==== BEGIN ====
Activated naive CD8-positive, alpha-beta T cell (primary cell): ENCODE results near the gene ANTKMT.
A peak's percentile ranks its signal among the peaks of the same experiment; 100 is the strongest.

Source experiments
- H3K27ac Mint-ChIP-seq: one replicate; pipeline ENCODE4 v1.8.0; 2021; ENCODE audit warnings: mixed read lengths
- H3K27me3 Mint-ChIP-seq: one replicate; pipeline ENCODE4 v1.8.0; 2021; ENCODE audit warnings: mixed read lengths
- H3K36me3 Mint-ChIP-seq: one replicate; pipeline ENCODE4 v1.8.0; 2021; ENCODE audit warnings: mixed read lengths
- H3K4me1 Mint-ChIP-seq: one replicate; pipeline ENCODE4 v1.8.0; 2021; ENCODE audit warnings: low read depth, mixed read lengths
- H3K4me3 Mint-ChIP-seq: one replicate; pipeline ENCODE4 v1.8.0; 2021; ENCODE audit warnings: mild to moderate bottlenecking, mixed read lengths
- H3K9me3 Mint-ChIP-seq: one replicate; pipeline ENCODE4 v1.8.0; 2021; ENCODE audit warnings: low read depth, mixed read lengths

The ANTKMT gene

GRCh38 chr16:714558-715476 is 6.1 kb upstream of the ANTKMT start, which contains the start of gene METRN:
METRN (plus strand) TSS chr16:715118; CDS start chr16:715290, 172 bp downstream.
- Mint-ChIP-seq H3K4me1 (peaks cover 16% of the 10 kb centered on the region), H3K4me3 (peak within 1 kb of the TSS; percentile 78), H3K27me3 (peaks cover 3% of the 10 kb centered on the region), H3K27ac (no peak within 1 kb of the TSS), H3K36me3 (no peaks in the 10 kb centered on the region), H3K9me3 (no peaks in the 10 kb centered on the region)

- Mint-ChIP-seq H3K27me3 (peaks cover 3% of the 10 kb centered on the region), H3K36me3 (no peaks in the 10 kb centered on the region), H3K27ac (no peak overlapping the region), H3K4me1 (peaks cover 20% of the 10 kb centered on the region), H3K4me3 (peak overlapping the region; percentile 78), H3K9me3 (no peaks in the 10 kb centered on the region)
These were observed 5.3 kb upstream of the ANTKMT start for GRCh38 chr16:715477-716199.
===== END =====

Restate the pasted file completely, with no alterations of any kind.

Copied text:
Activated naive CD8-positive, alpha-beta T cell (primary cell): ENCODE results near the gene ANTKMT.
A peak's percentile ranks its signal among the peaks of the same experiment; 100 is the strongest.

Source experiments
- H3K27ac Mint-ChIP-seq: one replicate; pipeline ENCODE4 v1.8.0; 2021; ENCODE audit warnings: mixed read lengths
- H3K27me3 Mint-ChIP-seq: one replicate; pipeline ENCODE4 v1.8.0; 2021; ENCODE audit warnings: mixed read lengths
- H3K36me3 Mint-ChIP-seq: one replicate; pipeline ENCODE4 v1.8.0; 2021; ENCODE audit warnings: mixed read lengths
- H3K4me1 Mint-ChIP-seq: one replicate; pipeline ENCODE4 v1.8.0; 2021; ENCODE audit warnings: low read depth, mixed read lengths
- H3K4me3 Mint-ChIP-seq: one replicate; pipeline ENCODE4 v1.8.0; 2021; ENCODE audit warnings: mild to moderate bottlenecking, mixed read lengths
- H3K9me3 Mint-ChIP-seq: one replicate; pipeline ENCODE4 v1.8.0; 2021; ENCODE audit warnings: low read depth, mixed read lengths

The ANTKMT gene

GRCh38 chr16:714558-715476 is 6.1 kb upstream of the ANTKMT start, which contains the start of gene METRN:
METRN (plus strand) TSS chr16:715118; CDS start chr16:715290, 172 bp downstream.
- Mint-ChIP-seq H3K4me1 (peaks cover 16% of the 10 kb centered on the region), H3K4me3 (peak within 1 kb of the TSS; percentile 78), H3K27me3 (peaks cover 3% of the 10 kb centered on the region), H3K27ac (no peak within 1 kb of the TSS), H3K36me3 (no peaks in the 10 kb centered on the region), H3K9me3 (no peaks in the 10 kb centered on the region)

- Mint-ChIP-seq H3K27me3 (peaks cover 3% of the 10 kb centered on the region), H3K36me3 (no peaks in the 10 kb centered on the region), H3K27ac (no peak overlapping the region), H3K4me1 (peaks cover 20% of the 10 kb centered on the region), H3K4me3 (peak overlapping the region; percentile 78), H3K9me3 (no peaks in the 10 kb centered on the region)
These were observed 5.3 kb upstream of the ANTKMT start for GRCh38 chr16:715477-716199.